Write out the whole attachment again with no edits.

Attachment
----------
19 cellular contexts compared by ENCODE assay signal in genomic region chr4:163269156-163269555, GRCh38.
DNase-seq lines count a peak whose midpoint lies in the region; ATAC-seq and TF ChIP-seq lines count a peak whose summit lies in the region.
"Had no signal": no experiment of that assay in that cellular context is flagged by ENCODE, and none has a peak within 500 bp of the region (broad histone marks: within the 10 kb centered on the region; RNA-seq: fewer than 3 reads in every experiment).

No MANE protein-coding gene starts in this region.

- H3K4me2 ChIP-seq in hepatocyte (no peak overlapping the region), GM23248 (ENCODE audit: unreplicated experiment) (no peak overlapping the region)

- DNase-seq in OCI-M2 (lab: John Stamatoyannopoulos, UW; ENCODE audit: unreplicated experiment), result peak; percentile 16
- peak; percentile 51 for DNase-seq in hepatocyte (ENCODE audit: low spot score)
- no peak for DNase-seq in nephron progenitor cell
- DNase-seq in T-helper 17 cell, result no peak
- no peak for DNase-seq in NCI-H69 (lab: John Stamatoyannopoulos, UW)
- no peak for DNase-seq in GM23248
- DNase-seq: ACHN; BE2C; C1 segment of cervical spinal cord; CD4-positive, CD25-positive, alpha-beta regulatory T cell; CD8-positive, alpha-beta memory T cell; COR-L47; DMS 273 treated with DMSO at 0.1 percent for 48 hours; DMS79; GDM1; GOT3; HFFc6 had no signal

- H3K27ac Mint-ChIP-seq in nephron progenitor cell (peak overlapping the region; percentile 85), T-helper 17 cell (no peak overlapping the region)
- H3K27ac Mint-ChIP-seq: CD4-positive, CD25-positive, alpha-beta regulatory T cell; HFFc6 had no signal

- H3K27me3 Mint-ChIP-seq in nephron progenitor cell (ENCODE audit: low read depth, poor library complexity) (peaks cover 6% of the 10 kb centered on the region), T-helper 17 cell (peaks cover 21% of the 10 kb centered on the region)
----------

19 cellular contexts compared by ENCODE assay signal in genomic region chr4:163269156-163269555, GRCh38.
DNase-seq lines count a peak whose midpoint lies in the region; ATAC-seq and TF ChIP-seq lines count a peak whose summit lies in the region.
"Had no signal": no experiment of that assay in that cellular context is flagged by ENCODE, and none has a peak within 500 bp of the region (broad histone marks: within the 10 kb centered on the region; RNA-seq: fewer than 3 reads in every experiment).

No MANE protein-coding gene starts in this region.

- H3K4me2 ChIP-seq in hepatocyte (no peak overlapping the region), GM23248 (ENCODE audit: unreplicated experiment) (no peak overlapping the region)

- DNase-seq in OCI-M2 (lab: John Stamatoyannopoulos, UW; ENCODE audit: unreplicated experiment), result peak; percentile 16
- peak; percentile 51 for DNase-seq in hepatocyte (ENCODE audit: low spot score)
- no peak for DNase-seq in nephron progenitor cell
- DNase-seq in T-helper 17 cell, result no peak
- no peak for DNase-seq in NCI-H69 (lab: John Stamatoyannopoulos, UW)
- no peak for DNase-seq in GM23248
- DNase-seq: ACHN; BE2C; C1 segment of cervical spinal cord; CD4-positive, CD25-positive, alpha-beta regulatory T cell; CD8-positive, alpha-beta memory T cell; COR-L47; DMS 273 treated with DMSO at 0.1 percent for 48 hours; DMS79; GDM1; GOT3; HFFc6 had no signal

- H3K27ac Mint-ChIP-seq in nephron progenitor cell (peak overlapping the region; percentile 85), T-helper 17 cell (no peak overlapping the region)
- H3K27ac Mint-ChIP-seq: CD4-positive, CD25-positive, alpha-beta regulatory T cell; HFFc6 had no signal

- H3K27me3 Mint-ChIP-seq in nephron progenitor cell (ENCODE audit: low read depth, poor library complexity) (peaks cover 6% of the 10 kb centered on the region), T-helper 17 cell (peaks cover 21% of the 10 kb centered on the region)